Project ID CM-HD2023_21


Co Supervisor 1A Randall Centre/Basic and Medical Biosciences/FoLSMWebsite

Co Supervisor 1B Muscle Biology/School of Cardiovascular Medicine and Sciences/FoLSMWebsite

Impaired myosin-based regulation as the functional basis for Hypertrophic Cardiomyopathy

Mutations in the genes encoding for cardiac myosin and associated proteins are the most common case of inheritable hypertrophic cardiomyopathy (HCM) a disease with a world-wide incidence of 1:500. HCM is functionally characterized by an impaired relaxation of the heart muscle and a hypercontractile phenotype on both the cellular and molecular level.

We have previously shown that active shortening of heart muscle cells (as would happen in the ejection phase of the cardiac cycle) deactivates cardiac myosin (called ‘shortening de-activation’; SDA) which likely facilitates relaxation of the heart muscle and allows efficient filling of the ventricles during diastole. We there hypothesized that HCM-associated mutations in cardiac myosin and associated proteins lead to HCM and heart failure via impaired SDA.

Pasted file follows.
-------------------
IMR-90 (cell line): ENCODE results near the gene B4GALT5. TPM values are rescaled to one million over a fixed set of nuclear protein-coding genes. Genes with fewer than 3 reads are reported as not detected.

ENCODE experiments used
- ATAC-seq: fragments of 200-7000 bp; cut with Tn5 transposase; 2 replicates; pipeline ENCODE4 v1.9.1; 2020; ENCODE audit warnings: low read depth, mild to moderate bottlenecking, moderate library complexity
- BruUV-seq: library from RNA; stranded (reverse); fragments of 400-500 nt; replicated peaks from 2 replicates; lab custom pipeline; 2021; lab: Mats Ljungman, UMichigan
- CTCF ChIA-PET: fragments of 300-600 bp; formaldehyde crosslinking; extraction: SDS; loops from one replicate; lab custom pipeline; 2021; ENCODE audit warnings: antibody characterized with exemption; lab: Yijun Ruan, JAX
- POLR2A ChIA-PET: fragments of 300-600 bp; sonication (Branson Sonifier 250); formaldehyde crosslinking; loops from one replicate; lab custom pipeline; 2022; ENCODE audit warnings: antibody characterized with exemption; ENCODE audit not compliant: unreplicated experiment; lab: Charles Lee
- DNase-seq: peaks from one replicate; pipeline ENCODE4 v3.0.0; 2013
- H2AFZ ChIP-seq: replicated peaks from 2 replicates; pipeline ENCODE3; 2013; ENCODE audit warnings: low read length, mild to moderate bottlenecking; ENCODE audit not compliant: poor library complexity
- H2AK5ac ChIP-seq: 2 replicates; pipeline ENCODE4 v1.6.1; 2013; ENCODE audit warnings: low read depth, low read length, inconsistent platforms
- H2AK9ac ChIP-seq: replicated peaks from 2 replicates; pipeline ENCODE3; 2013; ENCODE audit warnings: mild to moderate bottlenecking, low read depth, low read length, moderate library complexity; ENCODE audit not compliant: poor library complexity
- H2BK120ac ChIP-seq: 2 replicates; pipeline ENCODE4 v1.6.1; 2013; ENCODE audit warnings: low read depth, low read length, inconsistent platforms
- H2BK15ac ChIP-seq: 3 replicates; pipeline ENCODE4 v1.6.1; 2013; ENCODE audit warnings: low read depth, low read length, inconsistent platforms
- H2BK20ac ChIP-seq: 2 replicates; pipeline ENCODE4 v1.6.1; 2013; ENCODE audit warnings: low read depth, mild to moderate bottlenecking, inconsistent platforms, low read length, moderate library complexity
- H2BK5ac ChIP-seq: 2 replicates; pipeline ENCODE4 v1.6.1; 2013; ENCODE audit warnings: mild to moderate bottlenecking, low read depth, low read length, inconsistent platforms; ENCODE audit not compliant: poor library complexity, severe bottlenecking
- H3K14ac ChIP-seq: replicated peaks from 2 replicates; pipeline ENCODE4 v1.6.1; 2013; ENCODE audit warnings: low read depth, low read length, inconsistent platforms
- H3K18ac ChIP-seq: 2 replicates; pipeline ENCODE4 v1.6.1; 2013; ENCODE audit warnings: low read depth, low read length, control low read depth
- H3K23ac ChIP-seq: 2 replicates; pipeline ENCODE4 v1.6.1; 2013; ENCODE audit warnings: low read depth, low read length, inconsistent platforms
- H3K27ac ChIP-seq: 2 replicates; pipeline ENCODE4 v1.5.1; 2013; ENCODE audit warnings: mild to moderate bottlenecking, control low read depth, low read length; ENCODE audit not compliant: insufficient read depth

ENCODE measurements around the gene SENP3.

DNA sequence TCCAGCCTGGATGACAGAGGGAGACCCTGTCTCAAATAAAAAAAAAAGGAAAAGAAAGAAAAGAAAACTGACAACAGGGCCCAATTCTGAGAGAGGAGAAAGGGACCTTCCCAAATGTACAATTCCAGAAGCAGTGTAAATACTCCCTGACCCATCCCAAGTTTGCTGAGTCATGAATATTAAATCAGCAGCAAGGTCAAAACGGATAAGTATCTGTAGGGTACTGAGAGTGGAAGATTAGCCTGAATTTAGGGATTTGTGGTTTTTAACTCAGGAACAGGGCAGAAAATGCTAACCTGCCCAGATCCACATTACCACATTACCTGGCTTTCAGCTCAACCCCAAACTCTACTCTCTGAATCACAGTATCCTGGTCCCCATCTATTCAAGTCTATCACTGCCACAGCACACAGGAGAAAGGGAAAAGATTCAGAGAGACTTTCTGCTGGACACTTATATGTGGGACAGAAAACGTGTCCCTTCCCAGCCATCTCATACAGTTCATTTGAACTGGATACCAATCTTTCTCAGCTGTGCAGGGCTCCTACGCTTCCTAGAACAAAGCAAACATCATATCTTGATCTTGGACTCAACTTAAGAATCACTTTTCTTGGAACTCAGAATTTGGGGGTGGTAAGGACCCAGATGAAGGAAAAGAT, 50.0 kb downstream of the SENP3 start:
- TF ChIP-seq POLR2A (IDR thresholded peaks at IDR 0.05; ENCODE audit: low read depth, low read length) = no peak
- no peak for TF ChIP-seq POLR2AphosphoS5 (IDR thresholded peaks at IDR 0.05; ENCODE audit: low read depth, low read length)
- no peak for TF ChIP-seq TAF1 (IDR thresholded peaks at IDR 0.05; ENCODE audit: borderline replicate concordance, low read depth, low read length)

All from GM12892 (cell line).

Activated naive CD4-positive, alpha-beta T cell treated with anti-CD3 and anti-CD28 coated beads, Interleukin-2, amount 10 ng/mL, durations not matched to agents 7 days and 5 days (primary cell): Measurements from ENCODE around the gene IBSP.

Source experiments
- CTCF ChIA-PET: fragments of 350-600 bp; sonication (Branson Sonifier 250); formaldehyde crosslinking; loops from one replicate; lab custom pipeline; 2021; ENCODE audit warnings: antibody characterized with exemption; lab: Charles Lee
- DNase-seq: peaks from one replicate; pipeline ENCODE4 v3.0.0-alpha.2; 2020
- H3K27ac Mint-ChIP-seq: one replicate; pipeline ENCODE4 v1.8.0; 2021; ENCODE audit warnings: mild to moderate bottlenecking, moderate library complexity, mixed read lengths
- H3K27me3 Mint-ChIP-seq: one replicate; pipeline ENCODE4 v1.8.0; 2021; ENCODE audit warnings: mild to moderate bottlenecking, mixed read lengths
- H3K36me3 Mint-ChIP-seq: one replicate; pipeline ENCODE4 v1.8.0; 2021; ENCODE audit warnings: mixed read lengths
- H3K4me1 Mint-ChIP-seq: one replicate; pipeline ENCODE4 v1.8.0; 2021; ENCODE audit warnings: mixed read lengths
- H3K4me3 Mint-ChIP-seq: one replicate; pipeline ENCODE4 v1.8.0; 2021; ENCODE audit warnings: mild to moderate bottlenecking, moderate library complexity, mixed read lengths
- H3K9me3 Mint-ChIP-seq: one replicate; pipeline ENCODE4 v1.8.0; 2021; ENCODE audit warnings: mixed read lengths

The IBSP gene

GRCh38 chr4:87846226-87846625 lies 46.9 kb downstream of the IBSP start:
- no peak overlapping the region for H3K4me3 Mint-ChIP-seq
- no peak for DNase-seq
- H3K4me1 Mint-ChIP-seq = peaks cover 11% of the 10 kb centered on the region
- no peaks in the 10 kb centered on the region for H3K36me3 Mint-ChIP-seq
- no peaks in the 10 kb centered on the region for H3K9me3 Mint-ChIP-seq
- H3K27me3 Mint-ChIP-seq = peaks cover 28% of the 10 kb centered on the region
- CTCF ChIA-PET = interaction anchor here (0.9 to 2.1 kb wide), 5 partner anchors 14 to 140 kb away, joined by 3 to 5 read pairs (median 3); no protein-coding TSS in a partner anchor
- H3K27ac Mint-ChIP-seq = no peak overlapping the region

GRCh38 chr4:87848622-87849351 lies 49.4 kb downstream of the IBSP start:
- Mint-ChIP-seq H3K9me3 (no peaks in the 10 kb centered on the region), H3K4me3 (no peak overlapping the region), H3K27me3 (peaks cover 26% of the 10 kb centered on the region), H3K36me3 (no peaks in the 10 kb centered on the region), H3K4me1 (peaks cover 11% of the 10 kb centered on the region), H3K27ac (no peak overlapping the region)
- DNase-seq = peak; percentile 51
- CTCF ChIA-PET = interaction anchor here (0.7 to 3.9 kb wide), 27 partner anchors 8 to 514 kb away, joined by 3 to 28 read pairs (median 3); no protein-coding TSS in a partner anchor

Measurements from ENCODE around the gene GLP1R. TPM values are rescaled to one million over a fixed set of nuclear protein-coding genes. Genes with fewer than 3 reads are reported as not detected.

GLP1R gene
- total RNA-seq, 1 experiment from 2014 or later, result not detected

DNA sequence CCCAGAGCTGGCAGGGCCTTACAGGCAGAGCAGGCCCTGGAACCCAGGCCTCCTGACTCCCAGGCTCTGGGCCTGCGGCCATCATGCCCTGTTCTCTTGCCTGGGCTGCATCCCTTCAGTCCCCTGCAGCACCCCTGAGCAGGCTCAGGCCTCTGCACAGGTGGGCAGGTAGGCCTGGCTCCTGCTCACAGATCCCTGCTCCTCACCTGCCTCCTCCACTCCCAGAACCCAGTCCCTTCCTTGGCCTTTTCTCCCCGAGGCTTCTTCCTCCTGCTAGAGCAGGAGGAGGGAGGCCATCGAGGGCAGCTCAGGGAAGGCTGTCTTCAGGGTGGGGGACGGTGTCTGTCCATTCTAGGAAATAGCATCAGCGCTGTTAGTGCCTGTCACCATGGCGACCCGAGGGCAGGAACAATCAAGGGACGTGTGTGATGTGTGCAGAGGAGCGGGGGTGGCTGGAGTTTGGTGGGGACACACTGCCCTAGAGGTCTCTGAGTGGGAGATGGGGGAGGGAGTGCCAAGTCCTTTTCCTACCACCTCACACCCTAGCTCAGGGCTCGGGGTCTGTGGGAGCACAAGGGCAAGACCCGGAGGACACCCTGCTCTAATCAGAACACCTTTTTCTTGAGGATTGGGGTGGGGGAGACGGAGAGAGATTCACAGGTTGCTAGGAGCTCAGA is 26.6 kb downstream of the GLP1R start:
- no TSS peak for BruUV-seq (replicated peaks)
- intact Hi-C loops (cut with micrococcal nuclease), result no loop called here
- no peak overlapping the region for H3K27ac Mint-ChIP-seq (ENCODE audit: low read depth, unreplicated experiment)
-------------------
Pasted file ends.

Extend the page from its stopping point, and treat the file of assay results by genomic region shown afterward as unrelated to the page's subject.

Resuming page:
In this project we will directly test this hypothesis by studying the functional effects of cardiomyopathy-associated mutations in the cardiac myosin-associated regulatory light chain (RLC) on SDA in both isolated cardiac tissue from animal models and engineered human heart tissue (EHT).

In the first year of the project, we will test for the functional effects of the RLC mutations on cardiac muscle mechanics and energetics using isolated cardiac tissue from animal models. In the second year we will create EHT from isogenic iPSC cell lines carrying the mutations followed by characterization of the tissue using a combination of super-resolution imaging and quantitative PCR, which is followed by the functional analysis of the EHT using state-of-the-art physiological and biophysical measurements in the third year.

One representative publication from each co-supervisor:

• Kampourakis and Irving (2021) Nature Comms, 12, 5272

• Lange et al. (2016) Nature Comms, 7, 12120.